But to those of us in the know, The Wicker Man is one big, running in-joke. Right up to the point where Sergeant Howie "rescues" young Rowan Morrison from her kidnappers, this is practically a commercial for the ideal, idyllic community that most pagans wish they could live in. Imagine a place where the schools teach fertility rites to the kids instead of sending them to Sunday school; where you can bury your dead with the rites of the gods instead of being forced to hold a Christian funeral; and where festivals like May Day are celebrated with a parade through the town, complete with a sacrifice to the gods. That's not horror – that's paradise! (Or at least Elysium.) As the movie unfolds and Sergeant Howie finds horrible blasphemies running rampant throughout the town – children being taught about phallic symbols in the school, fornication going on in the streets, and blatant, casual rejections of God at every turn ("And what of the true God? Whose glory, churches and monasteries have been built on these islands for generations past? Now sir, what of him?" "He's dead. Can't complain, had his chance and in modern parlance, blew it.") – he blusters and becomes more and more frustrated and angry, while we laugh out loud at his sheer stupidity. Naturally, Sergeant Howie is portrayed as a complete idiot, someone who hides behind his own religious faith in order to protect himself from the world around him. (In the longer director's cut of the movie, Howie is such a conservative religious nut that he can't even get along with his fellow police officers.) This is the point of the seduction scene, where the luscious and very naked Willow dances in her hotel room, inviting Howie to come over and ravish her. This was actually a test: if Howie succumbed to her temptations and did the nasty with her, then he no longer would have been chaste, and Lord Summerisle's plan for him would have been for naught. But because Howie remains faithful, he becomes the perfect target for Lord Summerisle and his "cult" – and in the end, he gets what he deserves.
Having said this, I'll gladly give credit to Edward Woodward for his portrayal of the buffoonish Howie. While he blunders through the movie and becomes increasingly appalled at the goings-on around him, he never appears cartoony or unrealistic. He's simply a man out of his element, someone totally unprepared for the alien world he's been thrust into – a world that rejects his beliefs utterly. For a person like that, it would be only natural, even noble to cling to his religious faith and use it as a shield at the very end; even though this is what dooms him. His frightened panic at the end is what gives us suspense and horror…that and the cult-like happiness exuded by Lord Summerisle and his followers. At its climax, The Wicker Man does indeed become a horror movie – even, ironically, as it no longer becomes a portrayal of what modern-day paganism is "really" like. (The ancient Druids did perform human sacrifices of this sort, but their descendants have taken pains to let the world know that "we don't do that anymore!")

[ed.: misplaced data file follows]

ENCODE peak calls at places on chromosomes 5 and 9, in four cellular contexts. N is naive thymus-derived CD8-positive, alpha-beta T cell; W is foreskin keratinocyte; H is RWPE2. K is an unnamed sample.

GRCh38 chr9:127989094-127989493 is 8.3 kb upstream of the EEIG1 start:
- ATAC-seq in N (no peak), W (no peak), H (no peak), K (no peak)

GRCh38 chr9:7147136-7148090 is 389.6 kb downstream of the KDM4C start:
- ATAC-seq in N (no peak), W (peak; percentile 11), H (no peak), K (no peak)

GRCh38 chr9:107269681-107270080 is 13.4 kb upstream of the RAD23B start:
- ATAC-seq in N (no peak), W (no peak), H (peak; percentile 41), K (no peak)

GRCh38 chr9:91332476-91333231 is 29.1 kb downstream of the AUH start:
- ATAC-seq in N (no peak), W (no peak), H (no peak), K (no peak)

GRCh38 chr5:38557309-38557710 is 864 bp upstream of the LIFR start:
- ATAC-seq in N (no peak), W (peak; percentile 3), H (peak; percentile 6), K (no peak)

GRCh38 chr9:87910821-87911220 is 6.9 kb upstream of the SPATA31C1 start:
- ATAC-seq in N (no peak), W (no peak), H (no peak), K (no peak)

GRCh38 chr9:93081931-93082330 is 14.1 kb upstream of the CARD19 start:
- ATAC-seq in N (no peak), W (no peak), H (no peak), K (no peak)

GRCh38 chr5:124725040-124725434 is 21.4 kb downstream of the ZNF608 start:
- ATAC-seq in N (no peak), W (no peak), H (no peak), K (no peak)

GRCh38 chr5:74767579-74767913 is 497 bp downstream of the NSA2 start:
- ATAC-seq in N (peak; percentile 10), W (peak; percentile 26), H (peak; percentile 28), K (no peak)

"No weirdo worth their own classification in DSM-IV can miss this film. It is a vision of exactly how things work, in everyday life - absent the ceremony and witnesses - only THIS time it's happening to someone else, and that's funny." – Profit MooHamHead
From: "Paul B. Thompson" <email@example.com> Newsgroups: alt.slack,rec.arts.movies.past-films,alt.cult-movies,alt.pagan,alt.religion.wicca Subject: Re: The Wicker Man (1971) Message-ID: <ZvXrm.2332$Jd7.firstname.lastname@example.org> Date: Wed, 16 Sep 2009 01:50:49 GMT
I know this movie well. Every now and then I show it to a young audience--college age, usually--and it never fails to freak them out.
I think you miss an essential point of the film though. It isn't just about jolly (if bloodthirsty) pagans versus a numbnuts Christian cop. Summerisle is supposedly too far north to sustain agriculture, but because of the husbandry instituted back in the 19th century the island has had an Indian summer of plenty. This green revolution coincided with the reintroduction of paganism but religion has nothing to do with the island's ephemeral success. Now in Howie's time the crops are failing, hence the resort to human sacrifice. Howie frantically tells Lord Summerisle and Company the island's ecosystem will not sustain them, and that their crops will continue to fail until they utterly collapse. They happily burn him just the same.
TWM is not about free spirited, earth-friendly pagans versus a priggish, uptight Christian. Both religions are shown to be mere bundles of superstition (as they indeed are). The horror--and it is there, quite viscerally--is that the smiling, singing islanders roast Edward Woodward for nothing.